Bob Nicholson, former president and CEO of Hockey Canada, will speak before the Standing Committee on Canadian Heritage on Tuesday.
Nicholson has been an executive with the Edmonton Oilers since 2014 and has been the NHL team’s chairman since 2019.
He was called before the parliamentary committee as part of the ongoing investigation of Hockey Canada.
The national sports organization has been mired in controversy for months over its mishandling of an allegation of sexual assault involving players in the 2018 men’s world junior team.
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An investigation into that sexual assault has been opened by police in London, Ont., and police in Halifax are investigating gang-rape allegations involving members of the 2003 men’s junior team. None of the allegations were proven in court.
Nicholson was in charge of Hockey Canada from 1998 to 2014.
Pat McLaughlin, Hockey Canada’s senior vice-president, will also appear before MPs on Tuesday.
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Hockey Canada has been under intense pressure since May when it was revealed the federation quietly settled a lawsuit after a woman claimed she was sexually assaulted by eight players, including members of the country’s junior world team, after a 2018 Hockey Canada Gala in London.
The federal government and corporate sponsors quickly cut off financial support, but the ugly headlines continued with the revelation that Hockey Canada paid the settlement out of the National Equity Fund, which was financed in part by the registration fees of youth players.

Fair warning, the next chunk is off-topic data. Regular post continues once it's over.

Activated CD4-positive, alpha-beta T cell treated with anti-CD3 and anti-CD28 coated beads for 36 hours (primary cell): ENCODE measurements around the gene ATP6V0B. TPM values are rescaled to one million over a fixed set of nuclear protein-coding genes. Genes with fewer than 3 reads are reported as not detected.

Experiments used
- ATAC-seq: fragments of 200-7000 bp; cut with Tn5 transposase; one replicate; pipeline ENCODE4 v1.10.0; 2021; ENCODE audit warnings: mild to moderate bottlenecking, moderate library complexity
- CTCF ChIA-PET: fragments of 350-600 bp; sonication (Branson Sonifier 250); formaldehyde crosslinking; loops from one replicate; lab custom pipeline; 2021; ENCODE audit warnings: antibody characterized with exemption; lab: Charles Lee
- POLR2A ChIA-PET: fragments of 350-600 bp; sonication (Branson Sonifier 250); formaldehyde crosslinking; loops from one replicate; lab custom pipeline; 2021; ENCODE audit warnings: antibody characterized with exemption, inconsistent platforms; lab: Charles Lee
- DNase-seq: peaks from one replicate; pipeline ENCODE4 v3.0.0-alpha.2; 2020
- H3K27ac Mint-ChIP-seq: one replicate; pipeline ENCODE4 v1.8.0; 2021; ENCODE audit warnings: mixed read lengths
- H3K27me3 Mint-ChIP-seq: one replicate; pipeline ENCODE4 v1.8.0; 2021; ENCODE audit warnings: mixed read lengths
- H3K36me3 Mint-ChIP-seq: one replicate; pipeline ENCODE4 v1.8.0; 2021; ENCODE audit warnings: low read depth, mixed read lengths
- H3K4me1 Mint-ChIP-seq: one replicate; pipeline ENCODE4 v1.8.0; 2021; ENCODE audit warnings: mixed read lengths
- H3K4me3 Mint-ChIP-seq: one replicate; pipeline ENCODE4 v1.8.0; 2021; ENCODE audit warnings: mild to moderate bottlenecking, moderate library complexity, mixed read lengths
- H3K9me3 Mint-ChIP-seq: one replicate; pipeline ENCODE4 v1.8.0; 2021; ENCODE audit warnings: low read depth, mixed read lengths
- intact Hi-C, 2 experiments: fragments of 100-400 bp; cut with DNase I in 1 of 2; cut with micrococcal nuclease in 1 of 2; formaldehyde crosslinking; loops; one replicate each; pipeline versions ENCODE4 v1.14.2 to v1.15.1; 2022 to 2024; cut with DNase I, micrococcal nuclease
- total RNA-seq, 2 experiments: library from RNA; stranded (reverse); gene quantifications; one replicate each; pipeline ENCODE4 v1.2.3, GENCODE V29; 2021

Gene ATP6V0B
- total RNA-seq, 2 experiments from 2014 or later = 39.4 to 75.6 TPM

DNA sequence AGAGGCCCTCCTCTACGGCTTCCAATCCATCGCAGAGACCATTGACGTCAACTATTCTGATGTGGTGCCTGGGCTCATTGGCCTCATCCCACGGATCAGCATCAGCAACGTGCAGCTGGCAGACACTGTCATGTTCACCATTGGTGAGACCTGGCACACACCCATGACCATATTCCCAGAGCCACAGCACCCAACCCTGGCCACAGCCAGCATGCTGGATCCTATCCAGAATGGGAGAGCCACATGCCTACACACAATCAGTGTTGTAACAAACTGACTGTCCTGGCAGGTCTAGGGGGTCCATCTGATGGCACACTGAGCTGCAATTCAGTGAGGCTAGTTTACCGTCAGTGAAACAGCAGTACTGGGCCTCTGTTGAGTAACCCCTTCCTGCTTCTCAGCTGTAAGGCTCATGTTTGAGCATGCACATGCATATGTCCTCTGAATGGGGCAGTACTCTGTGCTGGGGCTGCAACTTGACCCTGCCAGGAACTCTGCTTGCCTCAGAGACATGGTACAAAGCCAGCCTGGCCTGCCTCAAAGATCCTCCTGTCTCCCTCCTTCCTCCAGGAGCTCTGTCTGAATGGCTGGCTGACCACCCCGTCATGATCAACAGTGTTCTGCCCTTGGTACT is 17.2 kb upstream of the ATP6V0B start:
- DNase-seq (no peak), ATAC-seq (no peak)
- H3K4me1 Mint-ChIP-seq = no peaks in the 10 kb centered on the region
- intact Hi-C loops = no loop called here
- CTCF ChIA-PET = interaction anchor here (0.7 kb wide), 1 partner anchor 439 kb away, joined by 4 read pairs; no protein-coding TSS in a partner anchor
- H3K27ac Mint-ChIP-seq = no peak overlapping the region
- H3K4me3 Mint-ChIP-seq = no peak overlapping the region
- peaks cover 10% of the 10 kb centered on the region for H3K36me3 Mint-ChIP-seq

Hockey Canada’s former and current board chairs defended the sports body’s leadership in a hearing before the Canadian Heritage standing committee on Oct. 4.
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Former Chairman Michael Brind’Amour said in his testimony that he believed President and CEO Scott Smith had the qualities to “do something positive for the organization.” Interim chair Andrea Skinner told the committee that hockey should not be made a “scapegoat” or “centerpiece” for toxic culture that exists elsewhere.
Within a week of that committee meeting, Hockey Canada lost the support of several provincial federations, major sponsors like Nike and Bauer dropped their support, Smith was out, and the entire board of directors resigned.
The Oilers and their personnel decisions have also been criticized in recent years.
Edmonton signed forward Evander Kane in January after the San Jose Sharks terminated the remainder of his seven-year, $49 million contract for violating COVID-19 protocols while in the American Hockey League. Kane challenged the Sharks’ decision by filing a grievance through the NHL Players’ Association. The two parties reached a settlement in September.
Kane was also accused of domestic assault in 2021 when his ex-wife Anna Kane filed a restraining order against him during their divorce proceedings, with allegations of sexual assault and multiple alleged cases of domestic battery included in the paperwork.
Kane obtained a temporary restraining order against his ex-wife in August 2021, alleging abuse on four separate occasions from 2019 to 2021.
The NHL investigated the domestic abuse claims against Kane, but said in October 2021 that the allegations could not be substantiated.
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The Oilers also signed Jake Virtanen to a professional tryout agreement on September 19, after he was found not guilty of sexual assault. The 26-year-old was released from the PTO on October 6.
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